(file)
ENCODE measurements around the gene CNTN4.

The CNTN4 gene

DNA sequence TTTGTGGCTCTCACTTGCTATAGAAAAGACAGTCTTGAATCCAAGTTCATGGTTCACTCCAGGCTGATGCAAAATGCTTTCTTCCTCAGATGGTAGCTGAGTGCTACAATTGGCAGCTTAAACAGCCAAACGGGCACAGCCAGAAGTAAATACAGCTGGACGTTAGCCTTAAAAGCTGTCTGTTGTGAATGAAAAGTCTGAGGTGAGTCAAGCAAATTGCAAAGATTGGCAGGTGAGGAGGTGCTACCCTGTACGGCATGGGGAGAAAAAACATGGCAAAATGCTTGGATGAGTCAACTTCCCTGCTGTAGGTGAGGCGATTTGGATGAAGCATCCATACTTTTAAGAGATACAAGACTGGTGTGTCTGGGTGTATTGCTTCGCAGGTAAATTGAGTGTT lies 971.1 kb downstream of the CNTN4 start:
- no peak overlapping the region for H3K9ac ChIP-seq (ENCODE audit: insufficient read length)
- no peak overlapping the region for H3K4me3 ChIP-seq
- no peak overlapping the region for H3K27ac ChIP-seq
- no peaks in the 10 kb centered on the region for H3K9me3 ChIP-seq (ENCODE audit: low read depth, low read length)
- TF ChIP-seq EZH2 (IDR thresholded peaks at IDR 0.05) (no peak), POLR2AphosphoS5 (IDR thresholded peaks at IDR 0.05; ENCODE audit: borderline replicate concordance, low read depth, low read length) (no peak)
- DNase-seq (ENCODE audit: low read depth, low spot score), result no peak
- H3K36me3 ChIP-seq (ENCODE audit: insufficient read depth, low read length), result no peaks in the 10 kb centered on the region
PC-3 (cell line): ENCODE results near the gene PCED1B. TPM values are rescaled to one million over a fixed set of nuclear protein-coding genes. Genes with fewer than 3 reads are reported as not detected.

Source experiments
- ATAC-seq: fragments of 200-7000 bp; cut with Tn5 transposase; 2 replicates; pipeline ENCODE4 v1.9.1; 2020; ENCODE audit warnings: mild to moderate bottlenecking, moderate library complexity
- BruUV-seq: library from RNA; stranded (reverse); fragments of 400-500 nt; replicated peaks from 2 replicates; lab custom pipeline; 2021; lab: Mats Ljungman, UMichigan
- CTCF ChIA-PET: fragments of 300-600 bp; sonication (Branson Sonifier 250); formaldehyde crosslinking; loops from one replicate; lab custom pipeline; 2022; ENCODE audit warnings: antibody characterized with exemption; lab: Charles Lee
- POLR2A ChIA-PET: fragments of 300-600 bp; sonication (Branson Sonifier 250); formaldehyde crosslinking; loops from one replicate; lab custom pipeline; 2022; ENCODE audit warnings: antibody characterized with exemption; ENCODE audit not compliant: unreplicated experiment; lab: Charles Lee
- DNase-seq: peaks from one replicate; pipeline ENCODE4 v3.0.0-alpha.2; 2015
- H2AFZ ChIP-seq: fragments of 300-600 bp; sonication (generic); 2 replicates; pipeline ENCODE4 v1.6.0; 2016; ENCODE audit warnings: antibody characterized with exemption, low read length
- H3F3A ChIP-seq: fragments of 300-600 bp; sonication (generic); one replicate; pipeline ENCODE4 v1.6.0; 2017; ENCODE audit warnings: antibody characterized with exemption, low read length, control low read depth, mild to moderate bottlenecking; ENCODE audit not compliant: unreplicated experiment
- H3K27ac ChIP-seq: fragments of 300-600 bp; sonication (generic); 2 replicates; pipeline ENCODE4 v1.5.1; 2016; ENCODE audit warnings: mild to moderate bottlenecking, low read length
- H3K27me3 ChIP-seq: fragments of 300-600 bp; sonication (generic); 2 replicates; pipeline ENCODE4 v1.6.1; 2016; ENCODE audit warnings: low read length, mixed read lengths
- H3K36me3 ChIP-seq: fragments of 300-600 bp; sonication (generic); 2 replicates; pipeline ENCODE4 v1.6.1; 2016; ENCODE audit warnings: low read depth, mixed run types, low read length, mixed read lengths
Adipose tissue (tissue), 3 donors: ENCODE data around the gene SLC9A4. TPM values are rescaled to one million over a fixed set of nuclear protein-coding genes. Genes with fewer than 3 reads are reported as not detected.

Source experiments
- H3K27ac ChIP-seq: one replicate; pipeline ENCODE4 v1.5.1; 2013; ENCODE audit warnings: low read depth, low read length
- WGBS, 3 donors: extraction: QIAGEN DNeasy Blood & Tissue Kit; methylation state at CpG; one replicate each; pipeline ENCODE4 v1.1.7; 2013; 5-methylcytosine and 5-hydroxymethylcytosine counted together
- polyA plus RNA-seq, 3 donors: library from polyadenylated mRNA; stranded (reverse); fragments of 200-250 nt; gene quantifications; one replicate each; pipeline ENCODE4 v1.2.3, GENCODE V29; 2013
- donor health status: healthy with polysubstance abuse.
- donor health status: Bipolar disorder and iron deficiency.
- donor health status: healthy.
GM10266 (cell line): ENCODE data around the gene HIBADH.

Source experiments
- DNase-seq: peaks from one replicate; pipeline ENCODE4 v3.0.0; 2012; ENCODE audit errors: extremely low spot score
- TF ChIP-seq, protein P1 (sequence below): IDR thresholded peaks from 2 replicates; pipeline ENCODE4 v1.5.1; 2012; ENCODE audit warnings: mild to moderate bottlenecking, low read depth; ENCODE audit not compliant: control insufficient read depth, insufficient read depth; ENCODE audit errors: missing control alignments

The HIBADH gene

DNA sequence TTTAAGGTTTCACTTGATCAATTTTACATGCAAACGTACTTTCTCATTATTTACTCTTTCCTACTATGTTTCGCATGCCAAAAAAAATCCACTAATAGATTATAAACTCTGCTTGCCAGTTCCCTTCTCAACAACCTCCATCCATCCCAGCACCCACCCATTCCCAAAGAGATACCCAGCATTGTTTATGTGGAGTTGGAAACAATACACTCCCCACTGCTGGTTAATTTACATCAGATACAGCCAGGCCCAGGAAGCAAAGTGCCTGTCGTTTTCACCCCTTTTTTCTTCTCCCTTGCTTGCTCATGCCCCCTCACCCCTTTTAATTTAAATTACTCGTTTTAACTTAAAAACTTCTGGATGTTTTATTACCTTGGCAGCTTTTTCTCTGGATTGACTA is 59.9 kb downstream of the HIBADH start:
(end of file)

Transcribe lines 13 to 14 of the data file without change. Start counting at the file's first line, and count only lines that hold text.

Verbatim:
- ATAC-seq: fragments of 200-7000 bp; cut with Tn5 transposase; 2 replicates; pipeline ENCODE4 v1.9.1; 2020; ENCODE audit warnings: mild to moderate bottlenecking, moderate library complexity
- BruUV-seq: library from RNA; stranded (reverse); fragments of 400-500 nt; replicated peaks from 2 replicates; lab custom pipeline; 2021; lab: Mats Ljungman, UMichigan